Dickens’ journey through Ohio and down Lake Erie in 1842 was made at a time when one of the most profound revolutions of history was going on. The transformation from frontier to civilization was in full sway, as he might have perceived from the extreme contrasts in accommodations and in transportation on the trip. Likewise, he might have perceived that the very people who offended him so frequently were the people who were carrying on that revolution and bringing an empire into being. But Dickens would have none of this. As a result, his vision was distorted; he was concerned with appearance rather than reality, and his descriptions, while interesting, are much less than they could have been. The West was brawling, dynamic, growing. It could not be interpreted in terms of an orderly English countryside.

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About the Author: Dr. Anderson, a graduate of Bowling Green State University, has taught English at General Motors Institute and at Michigan State University where he is presently on the teaching staff in the Department of Communication Skills. He received his Ph.D. in 1960 and has been given a research grant by Michigan State University to work on a projected history of Great Lakes travel literature which he hopes to complete in 1962.

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A sketch of two Great Lakes steamboats from the 1860s

The Steamboat KINGSTON: Was She Rebuilt into the Steamboat BAVARIAN – Winter 1960

The Great Lakes… 84% of the continent’s fresh water… a different story in every drop.

By Erik Heyl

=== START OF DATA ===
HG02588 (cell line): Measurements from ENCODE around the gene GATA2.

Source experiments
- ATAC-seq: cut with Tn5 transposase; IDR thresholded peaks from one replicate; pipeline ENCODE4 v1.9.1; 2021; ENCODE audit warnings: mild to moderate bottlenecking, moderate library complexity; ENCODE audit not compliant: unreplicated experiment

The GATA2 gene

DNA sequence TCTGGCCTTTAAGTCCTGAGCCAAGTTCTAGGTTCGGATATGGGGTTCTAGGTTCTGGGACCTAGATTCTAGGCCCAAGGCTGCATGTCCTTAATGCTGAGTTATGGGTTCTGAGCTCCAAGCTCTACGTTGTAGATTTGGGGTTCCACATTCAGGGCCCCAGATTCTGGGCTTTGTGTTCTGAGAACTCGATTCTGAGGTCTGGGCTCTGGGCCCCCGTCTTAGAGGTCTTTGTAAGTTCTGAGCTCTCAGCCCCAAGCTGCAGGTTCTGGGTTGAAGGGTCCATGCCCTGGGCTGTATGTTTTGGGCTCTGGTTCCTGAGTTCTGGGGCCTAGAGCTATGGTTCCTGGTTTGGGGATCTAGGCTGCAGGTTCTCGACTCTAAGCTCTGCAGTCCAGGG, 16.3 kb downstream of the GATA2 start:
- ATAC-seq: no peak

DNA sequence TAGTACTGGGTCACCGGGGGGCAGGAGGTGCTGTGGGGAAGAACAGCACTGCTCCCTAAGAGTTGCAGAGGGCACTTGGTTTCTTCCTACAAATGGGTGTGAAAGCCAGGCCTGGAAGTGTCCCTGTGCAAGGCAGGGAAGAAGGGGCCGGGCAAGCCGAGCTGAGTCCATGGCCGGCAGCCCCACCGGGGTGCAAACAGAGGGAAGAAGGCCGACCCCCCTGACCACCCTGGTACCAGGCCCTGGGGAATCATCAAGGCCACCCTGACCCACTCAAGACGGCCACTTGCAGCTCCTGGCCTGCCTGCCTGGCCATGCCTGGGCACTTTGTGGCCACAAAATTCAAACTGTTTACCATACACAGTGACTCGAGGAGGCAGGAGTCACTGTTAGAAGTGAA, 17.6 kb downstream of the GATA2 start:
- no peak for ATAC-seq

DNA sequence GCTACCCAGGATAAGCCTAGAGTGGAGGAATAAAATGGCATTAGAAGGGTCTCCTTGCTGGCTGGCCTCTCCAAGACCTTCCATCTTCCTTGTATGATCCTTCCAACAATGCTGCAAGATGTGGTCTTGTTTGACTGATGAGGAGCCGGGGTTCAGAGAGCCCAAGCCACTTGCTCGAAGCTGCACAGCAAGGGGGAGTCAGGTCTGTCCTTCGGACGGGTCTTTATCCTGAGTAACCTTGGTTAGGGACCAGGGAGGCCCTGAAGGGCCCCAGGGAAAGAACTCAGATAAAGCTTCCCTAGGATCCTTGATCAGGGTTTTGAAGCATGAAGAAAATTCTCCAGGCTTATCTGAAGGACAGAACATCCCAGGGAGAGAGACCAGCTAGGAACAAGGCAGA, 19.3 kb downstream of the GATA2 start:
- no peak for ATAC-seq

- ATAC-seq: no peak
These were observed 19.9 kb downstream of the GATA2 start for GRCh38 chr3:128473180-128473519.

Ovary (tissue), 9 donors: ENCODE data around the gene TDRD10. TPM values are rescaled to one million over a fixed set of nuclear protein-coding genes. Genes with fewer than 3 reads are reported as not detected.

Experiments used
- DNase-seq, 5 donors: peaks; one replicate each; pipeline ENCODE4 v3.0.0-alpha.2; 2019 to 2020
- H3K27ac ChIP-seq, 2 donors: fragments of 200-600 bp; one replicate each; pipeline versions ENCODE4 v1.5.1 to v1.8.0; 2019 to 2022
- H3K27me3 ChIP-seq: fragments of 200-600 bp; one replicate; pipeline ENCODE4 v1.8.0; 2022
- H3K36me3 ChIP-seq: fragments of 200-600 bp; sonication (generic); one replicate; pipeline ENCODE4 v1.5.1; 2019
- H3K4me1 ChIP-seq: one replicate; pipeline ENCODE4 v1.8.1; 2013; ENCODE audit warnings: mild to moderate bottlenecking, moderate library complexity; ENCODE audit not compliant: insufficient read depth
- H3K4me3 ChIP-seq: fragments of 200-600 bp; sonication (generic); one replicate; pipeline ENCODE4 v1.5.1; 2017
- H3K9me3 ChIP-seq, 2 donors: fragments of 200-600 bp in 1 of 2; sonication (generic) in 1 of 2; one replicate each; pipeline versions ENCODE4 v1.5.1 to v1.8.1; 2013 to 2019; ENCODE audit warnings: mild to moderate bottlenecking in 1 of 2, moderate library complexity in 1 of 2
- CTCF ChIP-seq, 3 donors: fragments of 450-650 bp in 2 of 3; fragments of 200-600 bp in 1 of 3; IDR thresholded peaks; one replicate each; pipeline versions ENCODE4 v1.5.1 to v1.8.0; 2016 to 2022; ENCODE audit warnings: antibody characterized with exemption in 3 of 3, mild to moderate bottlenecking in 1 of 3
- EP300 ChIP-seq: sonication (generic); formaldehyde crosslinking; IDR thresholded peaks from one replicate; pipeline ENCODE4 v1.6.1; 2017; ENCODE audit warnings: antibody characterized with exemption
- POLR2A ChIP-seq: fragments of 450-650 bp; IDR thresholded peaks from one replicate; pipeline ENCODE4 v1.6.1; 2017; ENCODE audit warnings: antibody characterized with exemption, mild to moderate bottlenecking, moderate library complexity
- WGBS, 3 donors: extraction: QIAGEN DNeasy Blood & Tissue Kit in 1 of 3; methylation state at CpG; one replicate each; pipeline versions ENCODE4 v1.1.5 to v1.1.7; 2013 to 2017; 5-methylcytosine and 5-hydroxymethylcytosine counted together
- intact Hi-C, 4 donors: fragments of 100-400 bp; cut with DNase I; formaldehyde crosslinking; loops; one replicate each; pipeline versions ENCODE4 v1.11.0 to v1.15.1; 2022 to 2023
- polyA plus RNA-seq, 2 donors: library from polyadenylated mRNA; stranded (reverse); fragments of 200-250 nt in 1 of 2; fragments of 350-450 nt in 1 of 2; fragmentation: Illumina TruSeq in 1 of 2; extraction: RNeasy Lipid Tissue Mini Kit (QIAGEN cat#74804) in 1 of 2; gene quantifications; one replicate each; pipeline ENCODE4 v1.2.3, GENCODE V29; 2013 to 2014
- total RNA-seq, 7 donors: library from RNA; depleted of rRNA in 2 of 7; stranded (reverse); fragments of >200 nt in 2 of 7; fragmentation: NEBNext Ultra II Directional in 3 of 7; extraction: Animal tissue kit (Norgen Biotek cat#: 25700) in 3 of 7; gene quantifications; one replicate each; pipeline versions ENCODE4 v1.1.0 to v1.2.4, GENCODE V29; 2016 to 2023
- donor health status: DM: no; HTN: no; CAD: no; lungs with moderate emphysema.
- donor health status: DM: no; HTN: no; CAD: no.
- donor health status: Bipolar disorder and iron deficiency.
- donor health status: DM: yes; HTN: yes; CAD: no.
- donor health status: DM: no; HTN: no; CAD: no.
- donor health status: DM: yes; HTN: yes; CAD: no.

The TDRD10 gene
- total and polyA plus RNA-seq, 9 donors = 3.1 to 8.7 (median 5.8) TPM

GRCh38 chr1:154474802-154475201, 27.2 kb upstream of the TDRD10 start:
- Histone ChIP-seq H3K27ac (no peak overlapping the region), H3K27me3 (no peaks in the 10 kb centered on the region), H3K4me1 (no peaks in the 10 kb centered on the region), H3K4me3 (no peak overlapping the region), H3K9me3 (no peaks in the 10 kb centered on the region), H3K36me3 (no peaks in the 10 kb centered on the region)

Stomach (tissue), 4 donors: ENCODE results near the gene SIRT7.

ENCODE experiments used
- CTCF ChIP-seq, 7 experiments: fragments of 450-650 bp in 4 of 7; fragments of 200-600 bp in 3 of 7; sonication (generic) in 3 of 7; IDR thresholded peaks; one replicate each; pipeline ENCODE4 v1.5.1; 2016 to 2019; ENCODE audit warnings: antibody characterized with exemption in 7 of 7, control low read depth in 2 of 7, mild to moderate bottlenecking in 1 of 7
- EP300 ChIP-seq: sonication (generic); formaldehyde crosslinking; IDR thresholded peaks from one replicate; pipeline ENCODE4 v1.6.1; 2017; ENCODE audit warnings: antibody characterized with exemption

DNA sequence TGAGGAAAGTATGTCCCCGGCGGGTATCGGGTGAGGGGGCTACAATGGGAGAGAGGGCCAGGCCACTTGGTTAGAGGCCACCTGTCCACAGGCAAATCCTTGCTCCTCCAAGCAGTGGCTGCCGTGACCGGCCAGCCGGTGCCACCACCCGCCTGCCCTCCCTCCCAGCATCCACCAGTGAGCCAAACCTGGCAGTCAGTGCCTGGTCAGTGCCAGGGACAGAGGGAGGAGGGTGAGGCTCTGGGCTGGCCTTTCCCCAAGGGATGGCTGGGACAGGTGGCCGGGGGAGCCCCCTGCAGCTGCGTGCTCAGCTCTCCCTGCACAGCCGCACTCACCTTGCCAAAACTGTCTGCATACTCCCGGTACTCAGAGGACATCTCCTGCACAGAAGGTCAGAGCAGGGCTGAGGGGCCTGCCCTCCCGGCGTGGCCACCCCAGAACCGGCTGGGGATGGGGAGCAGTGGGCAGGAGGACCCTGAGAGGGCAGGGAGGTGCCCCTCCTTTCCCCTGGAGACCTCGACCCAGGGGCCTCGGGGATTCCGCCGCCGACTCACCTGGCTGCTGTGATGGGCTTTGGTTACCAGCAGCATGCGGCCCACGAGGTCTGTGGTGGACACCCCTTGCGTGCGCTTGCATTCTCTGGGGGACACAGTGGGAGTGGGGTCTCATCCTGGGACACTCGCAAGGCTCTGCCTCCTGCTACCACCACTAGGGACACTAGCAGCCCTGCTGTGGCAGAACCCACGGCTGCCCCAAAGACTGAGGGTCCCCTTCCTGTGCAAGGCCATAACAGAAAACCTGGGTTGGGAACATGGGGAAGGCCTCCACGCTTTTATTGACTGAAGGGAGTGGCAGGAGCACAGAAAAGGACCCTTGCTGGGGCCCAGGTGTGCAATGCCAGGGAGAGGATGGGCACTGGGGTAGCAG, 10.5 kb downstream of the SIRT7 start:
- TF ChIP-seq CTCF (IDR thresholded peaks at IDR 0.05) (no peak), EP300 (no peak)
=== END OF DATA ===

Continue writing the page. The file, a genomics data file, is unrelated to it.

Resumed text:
The iron-hull steamboat Kingston was constructed in 1855, by Bartley and Dunbar of Montreal1, for the Honorable John Hamilton of Kingston, Ontario. Registered at Kingston, the vessel measured 174 feet long, 26 2/10 feet beam and 9 feet depth. Her gross tonnage was 345 863/3500, engine room 143 tons, giving a register tonnage of 201 863/3500 tons. The hull was clencher built, sloop rigged, fiddle head, no galleries, one deck and one mast. The vertical beam engine was driven by two boilers, set athwartships on either side of the engine.

Prince of Wales and his contengient at Niagara Falls in 1860

The Prince of Wales at Niagara Falls with his party in 1860

Kingston was placed on the Kingston-Toronto service. On August 28, 1860, the Prince of Wales, later King Edward VII, the Governor- General of Canada and a large party proceeded by railroad from Montreal to Dickinson’s Landing. Here the Kingston was boarded and took her distinguished guests back to Montreal via the rapids of the St. Lawrence River. On September 7, 1860, the Royal Party again boarded the Kingston at Cobourg and were taken to Toronto. A week later Kingston was honored for the third time when she took the Prince and his entourage back from Toronto to Montreal.

The career of Kingston was unusually free of the more or less minor accidents and mishaps to which most of the vessels on the Great Lakes were exposed. This happy state of affairs abruptly came to an end on June 11, 1872.